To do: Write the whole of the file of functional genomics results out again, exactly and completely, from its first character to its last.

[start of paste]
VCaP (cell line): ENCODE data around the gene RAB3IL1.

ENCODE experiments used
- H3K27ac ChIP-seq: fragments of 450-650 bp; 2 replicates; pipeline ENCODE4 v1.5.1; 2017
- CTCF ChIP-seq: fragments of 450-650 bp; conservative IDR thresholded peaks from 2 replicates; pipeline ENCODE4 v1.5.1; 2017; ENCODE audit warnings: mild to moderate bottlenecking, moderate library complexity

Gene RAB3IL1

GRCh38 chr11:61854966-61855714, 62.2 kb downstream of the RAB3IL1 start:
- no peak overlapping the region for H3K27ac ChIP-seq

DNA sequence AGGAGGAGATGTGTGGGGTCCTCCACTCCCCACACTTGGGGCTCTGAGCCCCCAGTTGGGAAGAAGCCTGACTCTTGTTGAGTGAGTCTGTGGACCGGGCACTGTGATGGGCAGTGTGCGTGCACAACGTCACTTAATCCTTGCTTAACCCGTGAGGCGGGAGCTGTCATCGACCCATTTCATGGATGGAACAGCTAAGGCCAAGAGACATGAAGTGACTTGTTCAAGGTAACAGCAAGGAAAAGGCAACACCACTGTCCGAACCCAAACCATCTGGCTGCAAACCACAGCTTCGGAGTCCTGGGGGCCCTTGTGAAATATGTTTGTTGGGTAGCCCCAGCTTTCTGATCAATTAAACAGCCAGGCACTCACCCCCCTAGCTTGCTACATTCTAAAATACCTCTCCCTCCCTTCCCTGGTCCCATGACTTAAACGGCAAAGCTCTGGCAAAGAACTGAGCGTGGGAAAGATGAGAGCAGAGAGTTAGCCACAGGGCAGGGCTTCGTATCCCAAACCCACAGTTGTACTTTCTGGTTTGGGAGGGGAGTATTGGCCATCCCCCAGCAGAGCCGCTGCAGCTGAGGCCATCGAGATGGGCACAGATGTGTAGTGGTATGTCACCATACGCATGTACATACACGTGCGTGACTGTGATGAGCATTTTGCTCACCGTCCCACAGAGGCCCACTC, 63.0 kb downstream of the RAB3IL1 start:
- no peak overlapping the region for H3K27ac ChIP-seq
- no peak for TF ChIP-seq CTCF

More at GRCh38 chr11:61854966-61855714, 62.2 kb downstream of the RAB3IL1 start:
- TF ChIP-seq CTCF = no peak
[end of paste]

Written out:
VCaP (cell line): ENCODE data around the gene RAB3IL1.

ENCODE experiments used
- H3K27ac ChIP-seq: fragments of 450-650 bp; 2 replicates; pipeline ENCODE4 v1.5.1; 2017
- CTCF ChIP-seq: fragments of 450-650 bp; conservative IDR thresholded peaks from 2 replicates; pipeline ENCODE4 v1.5.1; 2017; ENCODE audit warnings: mild to moderate bottlenecking, moderate library complexity

Gene RAB3IL1

GRCh38 chr11:61854966-61855714, 62.2 kb downstream of the RAB3IL1 start:
- no peak overlapping the region for H3K27ac ChIP-seq

DNA sequence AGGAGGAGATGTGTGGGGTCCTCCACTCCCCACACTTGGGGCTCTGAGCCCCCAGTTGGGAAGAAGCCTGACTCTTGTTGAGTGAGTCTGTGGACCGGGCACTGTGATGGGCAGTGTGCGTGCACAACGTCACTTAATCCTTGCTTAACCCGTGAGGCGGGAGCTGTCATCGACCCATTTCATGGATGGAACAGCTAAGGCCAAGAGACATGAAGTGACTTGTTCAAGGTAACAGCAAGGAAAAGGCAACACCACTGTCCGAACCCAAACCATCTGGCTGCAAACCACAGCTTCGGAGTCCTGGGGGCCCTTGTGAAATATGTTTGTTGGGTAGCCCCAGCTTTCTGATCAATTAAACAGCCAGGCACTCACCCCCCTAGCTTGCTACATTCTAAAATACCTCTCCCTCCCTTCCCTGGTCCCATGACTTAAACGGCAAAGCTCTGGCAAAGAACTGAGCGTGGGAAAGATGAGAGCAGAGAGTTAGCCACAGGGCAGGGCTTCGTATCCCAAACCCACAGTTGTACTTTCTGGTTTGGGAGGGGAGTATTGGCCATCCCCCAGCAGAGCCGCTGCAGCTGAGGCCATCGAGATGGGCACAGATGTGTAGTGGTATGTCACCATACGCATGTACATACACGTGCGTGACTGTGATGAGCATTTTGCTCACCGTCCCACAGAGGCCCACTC, 63.0 kb downstream of the RAB3IL1 start:
- no peak overlapping the region for H3K27ac ChIP-seq
- no peak for TF ChIP-seq CTCF

More at GRCh38 chr11:61854966-61855714, 62.2 kb downstream of the RAB3IL1 start:
- TF ChIP-seq CTCF = no peak